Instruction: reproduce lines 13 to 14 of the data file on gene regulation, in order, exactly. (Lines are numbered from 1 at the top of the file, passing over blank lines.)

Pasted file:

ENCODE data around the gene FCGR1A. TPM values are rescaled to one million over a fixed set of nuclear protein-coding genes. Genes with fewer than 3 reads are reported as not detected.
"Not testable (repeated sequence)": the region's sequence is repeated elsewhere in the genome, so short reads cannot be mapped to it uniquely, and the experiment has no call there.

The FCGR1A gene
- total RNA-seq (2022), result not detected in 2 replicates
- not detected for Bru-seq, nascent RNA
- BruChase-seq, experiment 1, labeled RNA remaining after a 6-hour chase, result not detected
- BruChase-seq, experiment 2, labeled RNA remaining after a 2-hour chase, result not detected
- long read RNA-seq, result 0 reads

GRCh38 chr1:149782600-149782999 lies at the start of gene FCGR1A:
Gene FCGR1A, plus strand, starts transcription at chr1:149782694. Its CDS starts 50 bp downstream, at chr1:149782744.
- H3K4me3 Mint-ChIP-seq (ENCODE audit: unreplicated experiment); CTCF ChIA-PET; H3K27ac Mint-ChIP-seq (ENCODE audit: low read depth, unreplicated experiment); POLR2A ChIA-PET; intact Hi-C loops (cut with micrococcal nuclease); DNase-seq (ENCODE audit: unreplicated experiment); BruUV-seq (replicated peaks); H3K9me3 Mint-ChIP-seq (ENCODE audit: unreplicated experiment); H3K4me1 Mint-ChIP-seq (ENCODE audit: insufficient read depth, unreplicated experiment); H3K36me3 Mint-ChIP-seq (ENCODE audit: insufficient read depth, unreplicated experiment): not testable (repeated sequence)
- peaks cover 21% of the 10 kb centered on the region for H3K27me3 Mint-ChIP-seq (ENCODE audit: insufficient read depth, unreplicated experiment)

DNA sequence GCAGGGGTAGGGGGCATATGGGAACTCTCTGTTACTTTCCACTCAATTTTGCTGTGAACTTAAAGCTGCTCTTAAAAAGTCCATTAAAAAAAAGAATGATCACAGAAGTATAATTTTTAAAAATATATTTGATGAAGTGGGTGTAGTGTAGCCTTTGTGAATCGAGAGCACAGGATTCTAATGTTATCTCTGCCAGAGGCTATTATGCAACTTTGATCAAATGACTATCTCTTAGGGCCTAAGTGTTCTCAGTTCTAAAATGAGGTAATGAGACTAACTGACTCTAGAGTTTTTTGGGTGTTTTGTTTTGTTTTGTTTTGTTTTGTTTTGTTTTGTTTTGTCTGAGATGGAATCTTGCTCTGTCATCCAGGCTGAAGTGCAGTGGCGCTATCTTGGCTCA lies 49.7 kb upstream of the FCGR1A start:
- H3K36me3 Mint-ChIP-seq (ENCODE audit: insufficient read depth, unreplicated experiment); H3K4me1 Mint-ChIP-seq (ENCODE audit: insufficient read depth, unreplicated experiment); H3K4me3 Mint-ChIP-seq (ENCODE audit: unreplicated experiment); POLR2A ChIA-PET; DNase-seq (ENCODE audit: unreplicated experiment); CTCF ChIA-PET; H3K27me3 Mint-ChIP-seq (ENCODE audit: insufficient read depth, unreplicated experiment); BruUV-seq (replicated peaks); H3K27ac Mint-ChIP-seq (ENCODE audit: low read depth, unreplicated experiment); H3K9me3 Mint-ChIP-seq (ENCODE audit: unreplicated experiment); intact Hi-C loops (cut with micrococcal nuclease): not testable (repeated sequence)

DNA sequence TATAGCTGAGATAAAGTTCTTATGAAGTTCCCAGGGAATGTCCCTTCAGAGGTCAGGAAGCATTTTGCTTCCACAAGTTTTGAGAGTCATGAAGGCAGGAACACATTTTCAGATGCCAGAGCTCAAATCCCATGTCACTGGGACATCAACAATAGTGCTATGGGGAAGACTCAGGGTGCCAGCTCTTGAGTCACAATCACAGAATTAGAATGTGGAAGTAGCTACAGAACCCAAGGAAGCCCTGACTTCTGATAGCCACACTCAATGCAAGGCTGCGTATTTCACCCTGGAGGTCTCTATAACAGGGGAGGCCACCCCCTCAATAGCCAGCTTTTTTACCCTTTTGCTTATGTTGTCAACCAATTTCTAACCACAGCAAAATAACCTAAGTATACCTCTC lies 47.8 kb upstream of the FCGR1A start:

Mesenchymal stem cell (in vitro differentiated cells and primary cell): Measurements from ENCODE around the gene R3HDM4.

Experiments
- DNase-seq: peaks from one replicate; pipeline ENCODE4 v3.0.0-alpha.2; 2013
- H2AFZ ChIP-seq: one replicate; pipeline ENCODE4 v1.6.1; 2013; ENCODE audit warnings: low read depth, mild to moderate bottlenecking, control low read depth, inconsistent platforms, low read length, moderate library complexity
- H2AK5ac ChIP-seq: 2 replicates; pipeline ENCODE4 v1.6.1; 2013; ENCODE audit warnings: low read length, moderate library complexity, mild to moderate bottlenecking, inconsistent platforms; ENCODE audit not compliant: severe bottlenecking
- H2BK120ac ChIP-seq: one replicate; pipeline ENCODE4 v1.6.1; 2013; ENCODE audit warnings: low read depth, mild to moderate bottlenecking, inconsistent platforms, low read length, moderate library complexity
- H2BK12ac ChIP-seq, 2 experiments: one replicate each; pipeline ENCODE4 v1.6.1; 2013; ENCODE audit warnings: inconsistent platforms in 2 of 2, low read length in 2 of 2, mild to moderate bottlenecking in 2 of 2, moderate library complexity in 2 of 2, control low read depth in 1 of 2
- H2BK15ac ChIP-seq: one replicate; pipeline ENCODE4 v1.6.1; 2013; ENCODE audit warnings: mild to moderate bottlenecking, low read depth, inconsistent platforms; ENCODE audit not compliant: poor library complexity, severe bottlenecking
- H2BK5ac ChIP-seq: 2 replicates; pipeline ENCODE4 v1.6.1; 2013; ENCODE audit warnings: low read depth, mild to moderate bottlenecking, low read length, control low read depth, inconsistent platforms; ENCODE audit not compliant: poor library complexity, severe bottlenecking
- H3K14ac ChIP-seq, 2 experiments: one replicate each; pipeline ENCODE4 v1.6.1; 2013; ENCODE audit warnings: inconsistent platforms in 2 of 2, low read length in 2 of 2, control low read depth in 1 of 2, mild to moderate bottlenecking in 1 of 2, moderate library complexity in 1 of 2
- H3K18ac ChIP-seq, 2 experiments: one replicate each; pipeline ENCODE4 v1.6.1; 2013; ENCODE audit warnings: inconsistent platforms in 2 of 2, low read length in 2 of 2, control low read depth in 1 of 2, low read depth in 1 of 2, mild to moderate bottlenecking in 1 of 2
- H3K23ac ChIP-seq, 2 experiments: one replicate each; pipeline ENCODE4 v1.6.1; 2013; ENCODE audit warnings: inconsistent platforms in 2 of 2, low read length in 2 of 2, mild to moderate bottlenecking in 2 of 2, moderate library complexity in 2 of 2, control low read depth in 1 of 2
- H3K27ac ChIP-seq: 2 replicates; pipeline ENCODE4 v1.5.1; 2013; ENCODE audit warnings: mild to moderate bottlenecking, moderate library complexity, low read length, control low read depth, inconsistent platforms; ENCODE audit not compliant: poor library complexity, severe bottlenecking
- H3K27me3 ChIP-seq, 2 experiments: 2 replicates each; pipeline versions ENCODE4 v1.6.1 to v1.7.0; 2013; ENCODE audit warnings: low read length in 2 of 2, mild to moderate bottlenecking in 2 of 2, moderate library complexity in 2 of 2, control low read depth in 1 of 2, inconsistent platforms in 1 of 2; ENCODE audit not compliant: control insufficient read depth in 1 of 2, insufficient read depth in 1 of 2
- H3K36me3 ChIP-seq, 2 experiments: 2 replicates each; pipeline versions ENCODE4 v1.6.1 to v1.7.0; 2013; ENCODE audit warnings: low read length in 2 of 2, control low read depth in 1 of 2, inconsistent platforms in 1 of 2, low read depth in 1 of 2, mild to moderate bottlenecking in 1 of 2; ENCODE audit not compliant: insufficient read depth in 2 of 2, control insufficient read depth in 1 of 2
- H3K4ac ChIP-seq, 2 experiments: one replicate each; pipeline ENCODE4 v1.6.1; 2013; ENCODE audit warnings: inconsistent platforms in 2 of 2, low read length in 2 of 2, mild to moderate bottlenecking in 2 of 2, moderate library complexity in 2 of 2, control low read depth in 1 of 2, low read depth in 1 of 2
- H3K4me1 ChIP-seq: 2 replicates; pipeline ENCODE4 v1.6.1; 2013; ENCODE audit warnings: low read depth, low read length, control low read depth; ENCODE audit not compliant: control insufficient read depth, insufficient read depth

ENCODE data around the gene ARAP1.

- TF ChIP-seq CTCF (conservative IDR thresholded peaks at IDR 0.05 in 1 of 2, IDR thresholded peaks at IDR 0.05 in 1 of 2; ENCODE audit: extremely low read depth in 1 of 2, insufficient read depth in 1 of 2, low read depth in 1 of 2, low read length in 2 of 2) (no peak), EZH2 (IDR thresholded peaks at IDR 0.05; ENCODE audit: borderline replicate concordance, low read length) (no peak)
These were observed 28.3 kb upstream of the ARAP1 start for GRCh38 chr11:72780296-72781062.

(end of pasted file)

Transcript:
DNA sequence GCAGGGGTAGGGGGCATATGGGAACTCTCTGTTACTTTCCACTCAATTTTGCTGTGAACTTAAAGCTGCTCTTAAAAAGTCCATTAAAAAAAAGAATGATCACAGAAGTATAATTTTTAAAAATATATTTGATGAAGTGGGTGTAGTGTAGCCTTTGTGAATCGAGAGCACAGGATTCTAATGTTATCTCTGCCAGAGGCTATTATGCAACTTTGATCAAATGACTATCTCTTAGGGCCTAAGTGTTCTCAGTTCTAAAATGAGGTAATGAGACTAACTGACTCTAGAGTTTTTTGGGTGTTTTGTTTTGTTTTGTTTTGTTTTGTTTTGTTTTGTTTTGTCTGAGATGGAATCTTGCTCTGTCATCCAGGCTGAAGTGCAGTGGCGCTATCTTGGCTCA lies 49.7 kb upstream of the FCGR1A start:
- H3K36me3 Mint-ChIP-seq (ENCODE audit: insufficient read depth, unreplicated experiment); H3K4me1 Mint-ChIP-seq (ENCODE audit: insufficient read depth, unreplicated experiment); H3K4me3 Mint-ChIP-seq (ENCODE audit: unreplicated experiment); POLR2A ChIA-PET; DNase-seq (ENCODE audit: unreplicated experiment); CTCF ChIA-PET; H3K27me3 Mint-ChIP-seq (ENCODE audit: insufficient read depth, unreplicated experiment); BruUV-seq (replicated peaks); H3K27ac Mint-ChIP-seq (ENCODE audit: low read depth, unreplicated experiment); H3K9me3 Mint-ChIP-seq (ENCODE audit: unreplicated experiment); intact Hi-C loops (cut with micrococcal nuclease): not testable (repeated sequence)